Its just days away from spring and we often like to bring the outside in and share our plants with the household.  So often, we have no clue on how to take care of our plants, the benefits or the challenges and the flimsy information card doesnt always clarify.  So we went on the hunt for a local expert and found the wonderful Stacey Clause from the Root Clause a local expert on indoor plants. and we asked her some of our top questions about plants.

Stacey, what are the best houseplants?  Aloe, English Ivy, Rubber tree, Peace lily, Boston Fern, Snake plant, Bamboo Palm, Spider and Golden Pothos.  These plants are easy to care for a require little maintenance and attention.  Not only does the punch of colour brighten any room, it helps create a relaxing, zen like ambiance.

We have heard that some plants can be toxic to humans and pets, what should we look out for? Stay away from Philodendron, Pothos, Arrowhead, Lily, Peace lily, Dieffenbachia, Oleander, Caladium Mother in Laws Tongue and Ivy.  Poison can take place if:  Eating or touching leaves, Ingesting berries, blossoms or roots, Skin contact with sap or juices, Eating soil or Drinking water from the plant tray

How do you know to dispose of a plant? You will know if a plant is sick or unhappy if leaves start turning yellow or brown and start falling off.  Or perhaps the leaves start to lose their plumpness and the plant starts to droop or lean over.  This could be a result of lighting issues (too much/too little) or it could indicate bugs or a fungus/disease or it could be too much or too little water.  It is possible to kill a plant with kindness and overwater the poor thing!!!!  Sometimes all the plant needs is a new location in a sunnier or shadier place.  Perhaps the plant is too close to a drafty window or high traffic door and doesn’t react well to dramatic temperature changes.  If you do notice your plant is unhappy, try to identify the symptoms and deal with them specifically which may allow the plant to continue to thrive happily.  It would be sad to just throw out a plant without trying to help it!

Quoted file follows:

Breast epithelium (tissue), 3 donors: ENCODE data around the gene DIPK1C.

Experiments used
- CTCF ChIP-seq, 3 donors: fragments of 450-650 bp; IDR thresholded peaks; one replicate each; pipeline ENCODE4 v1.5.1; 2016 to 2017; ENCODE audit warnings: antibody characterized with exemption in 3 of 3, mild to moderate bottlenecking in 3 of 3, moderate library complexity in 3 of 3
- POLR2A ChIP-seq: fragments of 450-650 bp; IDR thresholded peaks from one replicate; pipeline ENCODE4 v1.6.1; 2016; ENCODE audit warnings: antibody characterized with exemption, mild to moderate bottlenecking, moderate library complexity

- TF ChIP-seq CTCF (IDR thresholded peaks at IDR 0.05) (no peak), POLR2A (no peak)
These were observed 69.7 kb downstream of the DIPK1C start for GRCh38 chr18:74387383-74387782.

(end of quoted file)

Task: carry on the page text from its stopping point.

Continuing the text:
What are the benefits of houseplants?  It’s amazing how beneficial these small green leafy organisms can be!  They interact with your mind, body and home and increase the quality of your home.   Through photosynthesis, the plant absorbs carbon dioxide and releases oxygen.   Also during this process, the plant releases moisture in the air which helps increase the humidity and improves air quality.   They also help reduce the levels of certain pollutants such as benzene, nitrogen dioxide and also, they help reduce airborne dust levels.  Research has also been done that concluded that having plants in a class room help with focus, concentration and increase attendance levels!

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Do plants need feeding?  Most indoor house plants will be happy with a steady diet of tap water.  However the chlorine, minerals and other additives may not allow your plant to thrive as well as possible.  Plants need a mixture of Nitrogen (N), Phosphorus (P) and Potassium (K) and other micro nutrients to grow healthy and happy.  Starting off with proper drainage and a good soil is always important too as not all soils are created equal!   Often a small amount of fertilizer is helpful during the growing season.  During the winter season, most plants go into a dormant phase and only require water.
What are the lowest maintenance plants we should look out for? In my opinion and experience, the easiest plants to have are succulents.  My personal favorites are Aloe and the Jade tree.    If they are planted in proper cactus soil with good drainage, they tend to draw moisture out of the air and because of this, they don’t require constant watering.  They don’t need full sun but thrive in bright spaces.  Most succulents originate in the desert so if you can imagine the type of weather they receive there, if you happen to go on vacation or forget to water your plant for a couple weeks, they tend to be very forgiving!

A huge thank you to Stacey Clause from The Root Clause, be sure to check her out on facebook here.  Stacey is a huge advocate of bringing the beauty of nature indoors and into your lifestyle from plants to essential oils.



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